A cursory look at the history of development shows that economic growth invariably comes at the cost of environmental degradation. Beginning from the Industrial Revolution in England to the present day, most countries around the world have gained economic prosperity by putting an excessive burden on natural resources or ecosystems. These natural resources and ecosystems, either located in-country or abroad, served as a source of raw materials and sink for all kinds of environmentally burdensome effluents generated in pursuit of rapid growth.

The global experience also shows another trend – grow first and then manage the environmental degradation. For instance, the air quality in the already developed countries such as England and Germany suffered immensely in the pursuit of economic development. With sustained growth, there was enhanced economic space for investing in environmental policies and infrastructure to tackle degradation. Of course, citizens who had achieved the economic prosperity were also desirous of a better quality of life and put pressure on the policymakers to clean up the damages due to a single-minded pursuit of economic growth.

However, the experience of the already developed countries does not have to serve as the blueprint for countries that are still developing and trying to enhance the quality of life for their citizens. In fact, growth first and then clean-up later would be catastrophic for least-developed and developing countries for three reasons.

First, a majority of their citizens are dependent on natural resources for livelihoods and the opportunities in the manufacturing and service sector are still at a nascent stage. The costs of following models of growth of the already developed countries would be disproportionately borne by the most vulnerable and marginalized communities.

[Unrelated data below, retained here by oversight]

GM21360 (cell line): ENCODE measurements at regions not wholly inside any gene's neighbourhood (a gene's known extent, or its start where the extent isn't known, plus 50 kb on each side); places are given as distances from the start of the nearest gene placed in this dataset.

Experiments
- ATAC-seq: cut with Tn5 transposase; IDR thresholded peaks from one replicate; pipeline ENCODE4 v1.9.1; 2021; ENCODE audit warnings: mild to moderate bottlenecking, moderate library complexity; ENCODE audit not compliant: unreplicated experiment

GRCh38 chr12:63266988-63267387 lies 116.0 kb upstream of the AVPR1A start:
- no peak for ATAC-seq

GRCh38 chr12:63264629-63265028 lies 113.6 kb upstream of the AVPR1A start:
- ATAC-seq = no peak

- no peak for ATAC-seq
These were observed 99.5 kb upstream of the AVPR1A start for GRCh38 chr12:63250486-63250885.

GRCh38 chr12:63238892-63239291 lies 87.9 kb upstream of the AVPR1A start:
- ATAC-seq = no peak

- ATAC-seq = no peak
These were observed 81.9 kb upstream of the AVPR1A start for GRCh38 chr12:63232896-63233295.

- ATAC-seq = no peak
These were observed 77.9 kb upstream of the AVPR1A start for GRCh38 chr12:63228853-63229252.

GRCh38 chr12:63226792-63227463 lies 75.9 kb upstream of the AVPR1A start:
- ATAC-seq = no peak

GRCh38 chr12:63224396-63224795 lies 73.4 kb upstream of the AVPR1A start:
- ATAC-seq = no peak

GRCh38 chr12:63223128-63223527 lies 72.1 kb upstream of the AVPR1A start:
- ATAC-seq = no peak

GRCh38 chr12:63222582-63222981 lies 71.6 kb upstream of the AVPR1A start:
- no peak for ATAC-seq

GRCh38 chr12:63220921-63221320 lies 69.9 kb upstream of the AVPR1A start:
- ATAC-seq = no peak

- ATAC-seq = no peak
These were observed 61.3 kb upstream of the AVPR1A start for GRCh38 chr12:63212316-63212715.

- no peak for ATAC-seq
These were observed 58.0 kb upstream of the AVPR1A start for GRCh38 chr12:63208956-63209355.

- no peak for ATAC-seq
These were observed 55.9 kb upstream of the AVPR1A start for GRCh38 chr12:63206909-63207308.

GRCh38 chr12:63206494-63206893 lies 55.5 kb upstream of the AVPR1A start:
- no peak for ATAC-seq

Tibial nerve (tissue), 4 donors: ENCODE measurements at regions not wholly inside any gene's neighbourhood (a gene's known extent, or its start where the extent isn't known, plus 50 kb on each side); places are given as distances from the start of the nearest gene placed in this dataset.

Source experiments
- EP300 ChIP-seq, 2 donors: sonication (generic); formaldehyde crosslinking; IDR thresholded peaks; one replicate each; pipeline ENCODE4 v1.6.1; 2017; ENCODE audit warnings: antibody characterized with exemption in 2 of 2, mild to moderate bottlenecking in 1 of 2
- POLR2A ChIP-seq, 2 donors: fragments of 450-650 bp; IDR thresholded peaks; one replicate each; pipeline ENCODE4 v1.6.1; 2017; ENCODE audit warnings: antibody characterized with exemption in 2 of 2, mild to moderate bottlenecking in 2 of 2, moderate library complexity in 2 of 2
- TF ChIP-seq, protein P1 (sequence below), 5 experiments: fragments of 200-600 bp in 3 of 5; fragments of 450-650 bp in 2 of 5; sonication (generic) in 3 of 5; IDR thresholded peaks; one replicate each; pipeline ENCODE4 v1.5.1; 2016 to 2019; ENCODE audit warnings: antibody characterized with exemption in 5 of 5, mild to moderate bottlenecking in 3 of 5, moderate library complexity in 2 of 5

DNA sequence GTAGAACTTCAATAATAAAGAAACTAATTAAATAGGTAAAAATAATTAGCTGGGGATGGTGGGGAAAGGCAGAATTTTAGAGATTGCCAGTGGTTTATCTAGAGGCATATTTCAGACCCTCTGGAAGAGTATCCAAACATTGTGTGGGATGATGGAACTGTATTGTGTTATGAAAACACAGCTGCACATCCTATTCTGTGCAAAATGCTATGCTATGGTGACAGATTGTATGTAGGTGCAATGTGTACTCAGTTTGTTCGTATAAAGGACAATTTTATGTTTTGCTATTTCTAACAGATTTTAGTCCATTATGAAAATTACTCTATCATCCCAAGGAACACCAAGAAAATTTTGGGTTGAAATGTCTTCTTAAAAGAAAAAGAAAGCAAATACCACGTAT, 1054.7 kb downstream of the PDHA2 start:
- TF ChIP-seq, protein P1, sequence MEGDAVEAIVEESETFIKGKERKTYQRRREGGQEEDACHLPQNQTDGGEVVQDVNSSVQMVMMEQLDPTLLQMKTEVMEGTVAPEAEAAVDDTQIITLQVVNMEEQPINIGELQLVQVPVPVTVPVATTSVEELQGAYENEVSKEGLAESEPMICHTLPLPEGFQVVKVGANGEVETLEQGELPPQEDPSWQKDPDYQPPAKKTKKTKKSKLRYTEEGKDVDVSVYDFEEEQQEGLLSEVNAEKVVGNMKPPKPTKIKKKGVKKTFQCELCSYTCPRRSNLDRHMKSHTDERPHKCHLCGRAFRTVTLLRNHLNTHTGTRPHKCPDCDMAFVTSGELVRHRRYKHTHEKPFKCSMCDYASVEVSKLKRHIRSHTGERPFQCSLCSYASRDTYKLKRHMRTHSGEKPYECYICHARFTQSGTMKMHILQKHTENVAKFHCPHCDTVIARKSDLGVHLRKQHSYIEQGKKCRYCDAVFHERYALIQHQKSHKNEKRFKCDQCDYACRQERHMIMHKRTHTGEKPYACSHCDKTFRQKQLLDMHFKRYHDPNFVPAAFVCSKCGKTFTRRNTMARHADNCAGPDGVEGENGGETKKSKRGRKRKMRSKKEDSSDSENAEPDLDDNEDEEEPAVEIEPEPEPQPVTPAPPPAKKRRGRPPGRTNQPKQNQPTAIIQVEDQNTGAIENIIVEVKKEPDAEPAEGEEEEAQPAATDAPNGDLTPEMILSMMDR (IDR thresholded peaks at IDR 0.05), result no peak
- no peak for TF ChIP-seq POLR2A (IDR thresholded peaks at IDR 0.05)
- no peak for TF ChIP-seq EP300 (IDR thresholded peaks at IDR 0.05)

Second, the very idea of generating waste is antithetical to progress. It makes economic and ecological sense to not create waste. While this idea of not creating waste is currently gaining currency around the world under the broad rubric of “circular economy/ zero waste/ resource efficiency”, it has been a way of life for several generations in rural India.

Third, the experiences of the already developed countries are already before us. The same path does not have to be followed by the developing countries. Thus, sharing of experiences, institutional learning and technologies would be in the global best interest.

A case in point is the management of plastics in our life and environment. Plastics are symptomatic of a modern life. It is impossible to imagine life in any part of the world without plastics.

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We eat in plastics, drink in plastics, wear plastics and to a certain extent live in (or with) plastics. Part of the reason for the ubiquity of plastics is the versatility of the material – it can be molded into any shape, can be as thin as cling film or as sturdy as the bumper of a car. It is lightweight and above all, it is available in abundance because our economies are still fossil fuel dependent and plastics are an innocent by-product.

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However, there are significant challenges due to the widespread use of plastics. Our land, water, and even air are getting significantly polluted. Plastic waste is disposed of indiscriminately on land and water and often burnt in the uncontrolled environment leading to emissions of greenhouse gases as well as persistent organic pollutants. As the National Geographic points out, nearly 700 marine species, including endangered ones are affected by plastics in our oceans. Marine species of all sizes, from zooplankton to whales, now eat microplastics.